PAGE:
September 9, 2020

Review: Ghostwriter

GhostwriterWritten and illustrated by Rayco Pulido
Available now from Fantagraphics
Review copy

In 96 pages, Rayco Pulio delivers a taut thriller that makes excellent use of the graphic novel format. I can see why Fantagraphics decided to translate Ghostwriter from the original Spanish.

Set in Barcelona, 1943, Ghostwriter follows Laia, a scriptwriter for a popular advice program on the radio, as she hounds the detective she hired to find her missing husband. Laia's advice is constrained by religious control and patriarchal oppression; she has to write that women should stay by their husbands and try to be better wives, no matter what horrors are in the letters sent to her. Laia's dead-eyed rage is a simple thing to understand.

I adore how the words and images work together to tell the story in Ghostwriter. Many things are shown before they become important, but since they were shown, the connections make sense and everything feels intentional. One of my favorite bits is when Laia throws a coin-like object in a jar in the first few pages. It gave me pause at first, trying to figure out this small object in black and white. Later, it became sinister.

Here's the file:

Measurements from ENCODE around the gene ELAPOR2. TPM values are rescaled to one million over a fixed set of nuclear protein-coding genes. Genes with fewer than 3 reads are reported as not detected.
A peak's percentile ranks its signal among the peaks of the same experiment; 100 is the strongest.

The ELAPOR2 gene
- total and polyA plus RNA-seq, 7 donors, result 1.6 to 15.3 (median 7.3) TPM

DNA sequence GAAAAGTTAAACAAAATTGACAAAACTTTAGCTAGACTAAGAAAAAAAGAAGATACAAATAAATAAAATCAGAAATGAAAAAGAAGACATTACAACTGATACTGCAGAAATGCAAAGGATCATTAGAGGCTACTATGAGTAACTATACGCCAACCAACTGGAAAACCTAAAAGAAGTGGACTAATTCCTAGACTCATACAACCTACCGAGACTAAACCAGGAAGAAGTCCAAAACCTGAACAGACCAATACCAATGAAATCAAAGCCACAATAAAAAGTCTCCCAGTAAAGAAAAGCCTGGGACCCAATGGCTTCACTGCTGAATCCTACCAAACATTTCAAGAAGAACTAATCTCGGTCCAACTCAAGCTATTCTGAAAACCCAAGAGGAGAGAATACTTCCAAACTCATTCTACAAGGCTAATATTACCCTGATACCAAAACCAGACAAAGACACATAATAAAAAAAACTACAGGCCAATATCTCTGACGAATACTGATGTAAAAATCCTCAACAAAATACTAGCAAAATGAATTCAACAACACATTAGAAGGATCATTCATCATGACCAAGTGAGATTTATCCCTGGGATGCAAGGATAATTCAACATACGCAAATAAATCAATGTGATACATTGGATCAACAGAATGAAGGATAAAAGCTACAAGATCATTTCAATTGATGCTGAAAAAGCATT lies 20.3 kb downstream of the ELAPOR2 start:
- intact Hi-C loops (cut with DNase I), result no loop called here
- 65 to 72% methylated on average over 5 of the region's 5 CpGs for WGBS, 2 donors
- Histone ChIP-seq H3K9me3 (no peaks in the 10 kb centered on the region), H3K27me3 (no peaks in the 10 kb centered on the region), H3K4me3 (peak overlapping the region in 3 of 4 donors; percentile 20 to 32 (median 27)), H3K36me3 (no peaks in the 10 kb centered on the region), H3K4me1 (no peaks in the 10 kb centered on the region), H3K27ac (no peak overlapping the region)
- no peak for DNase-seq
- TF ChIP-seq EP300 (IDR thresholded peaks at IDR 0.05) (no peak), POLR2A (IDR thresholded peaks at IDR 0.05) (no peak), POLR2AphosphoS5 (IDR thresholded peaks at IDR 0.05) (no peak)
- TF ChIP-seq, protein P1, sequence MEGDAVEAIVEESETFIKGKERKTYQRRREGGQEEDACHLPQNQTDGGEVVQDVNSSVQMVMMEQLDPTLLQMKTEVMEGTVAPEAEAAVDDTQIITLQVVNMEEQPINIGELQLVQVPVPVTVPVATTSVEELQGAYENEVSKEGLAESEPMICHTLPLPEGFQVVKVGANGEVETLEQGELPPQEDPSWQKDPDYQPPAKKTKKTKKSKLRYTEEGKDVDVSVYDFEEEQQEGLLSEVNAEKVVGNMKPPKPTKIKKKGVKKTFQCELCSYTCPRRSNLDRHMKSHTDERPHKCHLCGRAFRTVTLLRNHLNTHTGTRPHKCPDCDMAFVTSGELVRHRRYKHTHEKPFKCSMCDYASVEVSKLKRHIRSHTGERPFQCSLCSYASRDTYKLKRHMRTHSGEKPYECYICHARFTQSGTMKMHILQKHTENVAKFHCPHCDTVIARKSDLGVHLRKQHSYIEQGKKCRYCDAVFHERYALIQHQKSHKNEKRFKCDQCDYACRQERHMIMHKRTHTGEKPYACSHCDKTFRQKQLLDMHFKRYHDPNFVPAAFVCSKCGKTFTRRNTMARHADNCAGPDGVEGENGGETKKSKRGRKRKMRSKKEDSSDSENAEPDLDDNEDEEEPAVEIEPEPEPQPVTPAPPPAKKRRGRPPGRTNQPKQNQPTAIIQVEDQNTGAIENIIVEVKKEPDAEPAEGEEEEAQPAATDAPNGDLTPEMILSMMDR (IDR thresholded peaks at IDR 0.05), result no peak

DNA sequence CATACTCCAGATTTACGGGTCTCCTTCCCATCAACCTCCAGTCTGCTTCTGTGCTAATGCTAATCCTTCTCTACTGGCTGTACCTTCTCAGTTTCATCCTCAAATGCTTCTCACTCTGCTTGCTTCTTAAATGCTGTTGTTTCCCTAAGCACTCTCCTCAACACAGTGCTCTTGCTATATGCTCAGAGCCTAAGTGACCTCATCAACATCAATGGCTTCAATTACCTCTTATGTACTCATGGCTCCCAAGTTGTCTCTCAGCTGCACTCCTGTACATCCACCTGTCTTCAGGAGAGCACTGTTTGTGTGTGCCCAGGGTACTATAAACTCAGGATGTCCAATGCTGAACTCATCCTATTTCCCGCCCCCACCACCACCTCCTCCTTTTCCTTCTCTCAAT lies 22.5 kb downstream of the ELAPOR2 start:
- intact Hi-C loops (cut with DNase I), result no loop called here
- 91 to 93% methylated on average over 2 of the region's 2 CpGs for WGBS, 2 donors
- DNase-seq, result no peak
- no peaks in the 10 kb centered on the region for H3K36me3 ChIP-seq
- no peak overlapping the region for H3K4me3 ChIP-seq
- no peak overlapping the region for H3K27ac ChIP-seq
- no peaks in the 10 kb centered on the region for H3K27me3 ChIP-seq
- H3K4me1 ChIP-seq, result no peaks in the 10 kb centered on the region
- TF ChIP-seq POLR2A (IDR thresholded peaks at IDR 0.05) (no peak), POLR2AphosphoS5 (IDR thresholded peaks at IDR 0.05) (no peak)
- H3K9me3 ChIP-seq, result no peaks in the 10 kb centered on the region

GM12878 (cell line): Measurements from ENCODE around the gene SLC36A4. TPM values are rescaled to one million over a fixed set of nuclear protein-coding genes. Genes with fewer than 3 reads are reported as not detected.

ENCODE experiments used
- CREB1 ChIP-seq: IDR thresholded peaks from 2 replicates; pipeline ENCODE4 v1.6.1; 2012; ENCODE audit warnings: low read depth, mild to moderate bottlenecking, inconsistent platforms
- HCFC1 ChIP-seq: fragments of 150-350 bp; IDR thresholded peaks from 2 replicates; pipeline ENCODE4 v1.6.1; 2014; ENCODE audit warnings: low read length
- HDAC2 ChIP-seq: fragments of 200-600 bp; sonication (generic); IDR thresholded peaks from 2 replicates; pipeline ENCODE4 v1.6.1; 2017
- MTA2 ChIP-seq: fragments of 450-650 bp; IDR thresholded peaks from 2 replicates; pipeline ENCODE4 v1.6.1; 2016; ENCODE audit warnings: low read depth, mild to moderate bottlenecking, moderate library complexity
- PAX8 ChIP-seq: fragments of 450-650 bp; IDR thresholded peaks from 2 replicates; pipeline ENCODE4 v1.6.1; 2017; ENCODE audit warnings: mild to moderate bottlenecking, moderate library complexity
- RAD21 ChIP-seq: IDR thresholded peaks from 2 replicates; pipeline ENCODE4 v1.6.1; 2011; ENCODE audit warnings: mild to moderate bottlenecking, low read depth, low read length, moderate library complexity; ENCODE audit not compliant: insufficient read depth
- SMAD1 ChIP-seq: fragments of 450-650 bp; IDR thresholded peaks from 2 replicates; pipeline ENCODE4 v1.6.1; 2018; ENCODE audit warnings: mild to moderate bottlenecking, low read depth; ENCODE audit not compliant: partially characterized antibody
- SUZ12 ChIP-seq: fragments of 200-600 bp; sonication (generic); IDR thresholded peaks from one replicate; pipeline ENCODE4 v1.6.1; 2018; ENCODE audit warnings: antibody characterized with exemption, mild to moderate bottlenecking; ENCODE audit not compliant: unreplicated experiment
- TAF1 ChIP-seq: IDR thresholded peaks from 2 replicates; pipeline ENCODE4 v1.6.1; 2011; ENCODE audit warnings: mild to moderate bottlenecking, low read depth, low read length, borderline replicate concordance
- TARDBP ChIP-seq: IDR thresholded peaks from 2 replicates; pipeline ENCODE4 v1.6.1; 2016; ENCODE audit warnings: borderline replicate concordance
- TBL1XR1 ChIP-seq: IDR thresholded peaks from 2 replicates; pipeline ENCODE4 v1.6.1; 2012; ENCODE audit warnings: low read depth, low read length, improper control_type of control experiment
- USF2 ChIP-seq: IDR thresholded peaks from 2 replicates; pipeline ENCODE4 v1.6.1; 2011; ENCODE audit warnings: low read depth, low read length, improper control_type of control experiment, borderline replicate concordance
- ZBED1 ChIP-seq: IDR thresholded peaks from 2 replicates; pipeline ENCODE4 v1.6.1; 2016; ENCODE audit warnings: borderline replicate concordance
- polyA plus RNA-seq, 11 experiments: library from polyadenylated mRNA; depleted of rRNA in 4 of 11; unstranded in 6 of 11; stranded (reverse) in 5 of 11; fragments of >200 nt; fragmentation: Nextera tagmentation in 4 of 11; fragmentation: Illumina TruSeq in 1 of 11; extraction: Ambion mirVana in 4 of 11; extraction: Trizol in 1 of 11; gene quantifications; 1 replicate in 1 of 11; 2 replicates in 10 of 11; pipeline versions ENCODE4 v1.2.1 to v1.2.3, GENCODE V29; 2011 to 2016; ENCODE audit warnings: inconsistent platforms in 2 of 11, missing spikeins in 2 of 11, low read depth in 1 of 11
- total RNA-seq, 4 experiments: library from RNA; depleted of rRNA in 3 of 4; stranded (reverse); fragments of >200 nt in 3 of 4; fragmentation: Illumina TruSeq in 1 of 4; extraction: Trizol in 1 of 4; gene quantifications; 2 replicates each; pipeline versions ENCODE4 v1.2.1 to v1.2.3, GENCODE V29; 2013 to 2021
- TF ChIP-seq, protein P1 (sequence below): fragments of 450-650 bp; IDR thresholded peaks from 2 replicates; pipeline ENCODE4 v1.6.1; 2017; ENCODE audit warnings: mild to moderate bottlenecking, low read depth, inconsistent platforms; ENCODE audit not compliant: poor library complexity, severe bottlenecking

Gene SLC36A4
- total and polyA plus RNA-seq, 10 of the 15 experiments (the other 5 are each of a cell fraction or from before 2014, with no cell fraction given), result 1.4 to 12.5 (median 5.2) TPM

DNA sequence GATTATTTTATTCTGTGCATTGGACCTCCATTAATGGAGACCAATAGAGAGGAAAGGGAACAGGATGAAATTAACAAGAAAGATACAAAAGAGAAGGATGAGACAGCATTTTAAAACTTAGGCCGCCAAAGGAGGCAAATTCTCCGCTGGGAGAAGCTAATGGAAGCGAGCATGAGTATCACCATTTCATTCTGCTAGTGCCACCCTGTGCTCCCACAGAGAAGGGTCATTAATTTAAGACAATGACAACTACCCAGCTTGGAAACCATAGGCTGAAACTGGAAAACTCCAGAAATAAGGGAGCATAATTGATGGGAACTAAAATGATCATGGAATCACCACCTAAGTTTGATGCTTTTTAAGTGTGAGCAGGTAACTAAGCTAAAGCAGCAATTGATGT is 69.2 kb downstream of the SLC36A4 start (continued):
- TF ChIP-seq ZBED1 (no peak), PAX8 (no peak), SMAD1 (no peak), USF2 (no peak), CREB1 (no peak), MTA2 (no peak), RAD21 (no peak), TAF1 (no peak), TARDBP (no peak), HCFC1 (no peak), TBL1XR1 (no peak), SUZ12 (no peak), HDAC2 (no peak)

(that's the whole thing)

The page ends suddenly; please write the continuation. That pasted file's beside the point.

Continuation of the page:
For all the twists and turns it takes, Ghostwriter is not a very complicated story. Laia's motives are simple, no matter how convoluted her methods. There is a delightful economy to this dark little tale. Ghostwriter also isn't afraid to be a little silly or to include moments of juvenile behavior.

I quite enjoyed Ghostwriter and hope more of Pulido's work gets translated.


  1. Ooh sounds good. I love translated books, and graphic novels!!!



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